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Keys tip!

Discussion in 'Real Estate' started by Jacque, 11th Aug, 2010.

  1. Jacque

    Jacque Team InvestEd

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    Here's a tip for those of you who own or are about to buy an investment property. Ensure that when you take possession, you get photocopies of all keys (and number of each recorded) so that there are no discrepancies when the tenant vacates or claims that they weren't "supplied" in the first place.

    I only provide this advice after failing to carry it out myself and now find myself the recipient of a few recent and unexpected key costs in recent months. You never stop learning as a property investor that's for sure.... :rolleyes:
     
  2. Nigel Ward

    Nigel Ward Team InvestEd

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    Good tip Jaq

    Does anyone think it's prudent to have the locks changed between tenants?
     
  3. lura

    lura Active Member

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    I recommend to owners to get at least the screen doors re-keyed. My locksmith/smoke alarm service guys can do it in Brisbane for $140 pa. unlimited callouts in that year. And I keep a few spare barrels just in case.
     
  4. KateMelb

    KateMelb Active Member

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    Why is re-keying necessary? Surely a landlord can't be held responsible for a break in by a previous tenant. Such premeditated action is well and truly beyond any negligence by a landlord!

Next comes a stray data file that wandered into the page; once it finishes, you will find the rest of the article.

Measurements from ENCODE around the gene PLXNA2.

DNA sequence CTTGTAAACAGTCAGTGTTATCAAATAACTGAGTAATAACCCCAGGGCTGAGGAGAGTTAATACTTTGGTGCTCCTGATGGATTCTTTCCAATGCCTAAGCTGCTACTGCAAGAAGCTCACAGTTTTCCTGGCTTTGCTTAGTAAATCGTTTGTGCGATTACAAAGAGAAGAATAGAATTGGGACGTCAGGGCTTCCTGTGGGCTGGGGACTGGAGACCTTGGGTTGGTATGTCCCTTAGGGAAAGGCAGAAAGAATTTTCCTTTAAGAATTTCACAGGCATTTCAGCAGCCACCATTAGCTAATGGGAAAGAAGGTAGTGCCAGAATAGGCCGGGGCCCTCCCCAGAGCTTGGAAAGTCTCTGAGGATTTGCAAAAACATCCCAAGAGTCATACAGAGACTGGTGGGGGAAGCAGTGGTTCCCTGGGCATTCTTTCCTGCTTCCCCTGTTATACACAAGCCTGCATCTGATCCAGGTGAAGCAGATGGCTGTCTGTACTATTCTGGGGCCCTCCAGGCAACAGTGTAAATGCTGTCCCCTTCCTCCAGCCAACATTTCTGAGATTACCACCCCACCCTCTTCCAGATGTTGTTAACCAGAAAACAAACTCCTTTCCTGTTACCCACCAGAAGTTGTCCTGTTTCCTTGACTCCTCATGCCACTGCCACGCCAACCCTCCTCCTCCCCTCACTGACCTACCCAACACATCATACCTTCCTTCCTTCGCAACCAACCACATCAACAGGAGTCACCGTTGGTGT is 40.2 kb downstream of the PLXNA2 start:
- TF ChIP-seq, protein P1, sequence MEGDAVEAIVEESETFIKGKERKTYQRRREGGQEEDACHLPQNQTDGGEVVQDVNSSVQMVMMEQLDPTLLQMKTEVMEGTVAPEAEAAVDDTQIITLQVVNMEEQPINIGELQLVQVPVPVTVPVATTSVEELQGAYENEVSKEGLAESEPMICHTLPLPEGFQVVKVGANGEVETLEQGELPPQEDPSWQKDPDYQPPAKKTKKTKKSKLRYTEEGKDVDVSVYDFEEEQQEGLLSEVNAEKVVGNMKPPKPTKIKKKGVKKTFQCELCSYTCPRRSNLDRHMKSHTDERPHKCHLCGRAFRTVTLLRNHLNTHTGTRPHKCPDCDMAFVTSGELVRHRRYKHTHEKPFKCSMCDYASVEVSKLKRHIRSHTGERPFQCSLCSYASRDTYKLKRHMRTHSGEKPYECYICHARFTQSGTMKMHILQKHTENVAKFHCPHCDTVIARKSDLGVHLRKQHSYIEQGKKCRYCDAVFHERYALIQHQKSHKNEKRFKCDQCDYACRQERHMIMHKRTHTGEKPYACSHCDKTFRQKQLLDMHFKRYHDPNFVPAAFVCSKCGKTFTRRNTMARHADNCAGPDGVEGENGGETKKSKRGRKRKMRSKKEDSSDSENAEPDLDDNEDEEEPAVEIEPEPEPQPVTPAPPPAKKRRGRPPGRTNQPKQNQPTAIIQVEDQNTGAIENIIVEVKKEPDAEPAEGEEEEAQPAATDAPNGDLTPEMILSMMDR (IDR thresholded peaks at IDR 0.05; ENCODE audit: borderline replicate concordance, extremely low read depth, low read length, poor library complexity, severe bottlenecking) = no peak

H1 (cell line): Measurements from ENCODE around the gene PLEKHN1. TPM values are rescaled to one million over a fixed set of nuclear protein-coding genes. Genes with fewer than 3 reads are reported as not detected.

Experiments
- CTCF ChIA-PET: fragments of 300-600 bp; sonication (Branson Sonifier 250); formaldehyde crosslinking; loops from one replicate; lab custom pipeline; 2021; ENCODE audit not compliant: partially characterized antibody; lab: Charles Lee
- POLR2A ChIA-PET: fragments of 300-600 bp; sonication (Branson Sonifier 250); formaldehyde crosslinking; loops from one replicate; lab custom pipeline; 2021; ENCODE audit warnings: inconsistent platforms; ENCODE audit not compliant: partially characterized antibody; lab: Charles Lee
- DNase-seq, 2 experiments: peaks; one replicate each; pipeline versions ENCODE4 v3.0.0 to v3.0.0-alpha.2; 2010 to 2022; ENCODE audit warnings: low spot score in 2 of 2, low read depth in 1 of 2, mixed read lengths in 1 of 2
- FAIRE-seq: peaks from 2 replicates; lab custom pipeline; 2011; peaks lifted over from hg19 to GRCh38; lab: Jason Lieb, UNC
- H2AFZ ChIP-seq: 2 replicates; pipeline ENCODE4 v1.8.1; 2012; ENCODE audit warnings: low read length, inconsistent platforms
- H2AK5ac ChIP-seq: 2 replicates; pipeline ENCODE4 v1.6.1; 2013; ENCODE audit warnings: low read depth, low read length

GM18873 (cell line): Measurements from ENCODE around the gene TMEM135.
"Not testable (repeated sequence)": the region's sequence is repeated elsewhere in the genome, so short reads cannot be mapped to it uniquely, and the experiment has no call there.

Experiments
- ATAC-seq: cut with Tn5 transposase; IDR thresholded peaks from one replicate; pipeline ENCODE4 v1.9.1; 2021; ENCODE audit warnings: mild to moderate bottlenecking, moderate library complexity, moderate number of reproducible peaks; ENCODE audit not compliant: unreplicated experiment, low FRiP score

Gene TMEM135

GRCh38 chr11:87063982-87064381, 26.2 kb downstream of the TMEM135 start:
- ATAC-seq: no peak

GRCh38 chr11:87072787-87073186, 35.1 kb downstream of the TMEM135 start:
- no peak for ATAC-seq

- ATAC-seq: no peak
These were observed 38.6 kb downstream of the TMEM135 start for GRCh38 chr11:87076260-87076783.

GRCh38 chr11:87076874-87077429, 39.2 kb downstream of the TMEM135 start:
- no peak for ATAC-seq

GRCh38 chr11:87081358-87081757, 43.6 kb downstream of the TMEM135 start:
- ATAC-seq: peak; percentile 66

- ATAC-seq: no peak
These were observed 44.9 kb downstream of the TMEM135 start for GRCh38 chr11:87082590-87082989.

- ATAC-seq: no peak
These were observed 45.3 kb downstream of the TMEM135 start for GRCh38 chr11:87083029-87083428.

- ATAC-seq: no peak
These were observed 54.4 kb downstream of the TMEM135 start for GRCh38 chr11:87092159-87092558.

Tenants can always insist on rekeying and negotiate this with the landlord, or do it themselves and pay for it, sending copies of keys to the landlord.
     
  5. propertybuyingguide

    propertybuyingguide Member

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    Great tip Jacque - I recommend changing the locks too. A small (tax deductible) cost to pay for a happy next tenant!
     
  6. KateMelb

    KateMelb Active Member

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    Door locks are a depreciable item (at 2.5% from memory) so unless changing locks can be classified as a repair, the cost will not be tax deductible at the end of the financial year. Rather, it will be depreciated at a modest rate over time.
     
  7. merlinnn

    merlinnn Active Member

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    After many years working in the locksmithing and security industry I highly recommend that landlords change the locks if their tenants request so. I have seen a few cases where this has not been done, and the tenant has a theft with no forced entry, the finger is immediately pointed at the old tenants and liability put back onto the landlord. Several tenants have taken their landlords to court and won, so take note!
     
  8. KateMelb

    KateMelb Active Member

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    Merlinnn, could you please provide some more information about any of these cases?
     
  9. Billv

    Billv Getting there

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    I do.

    I've always been changing external locks so I've got a large collection of locks and lock hardware.

    This enables me to also switch locks between IP's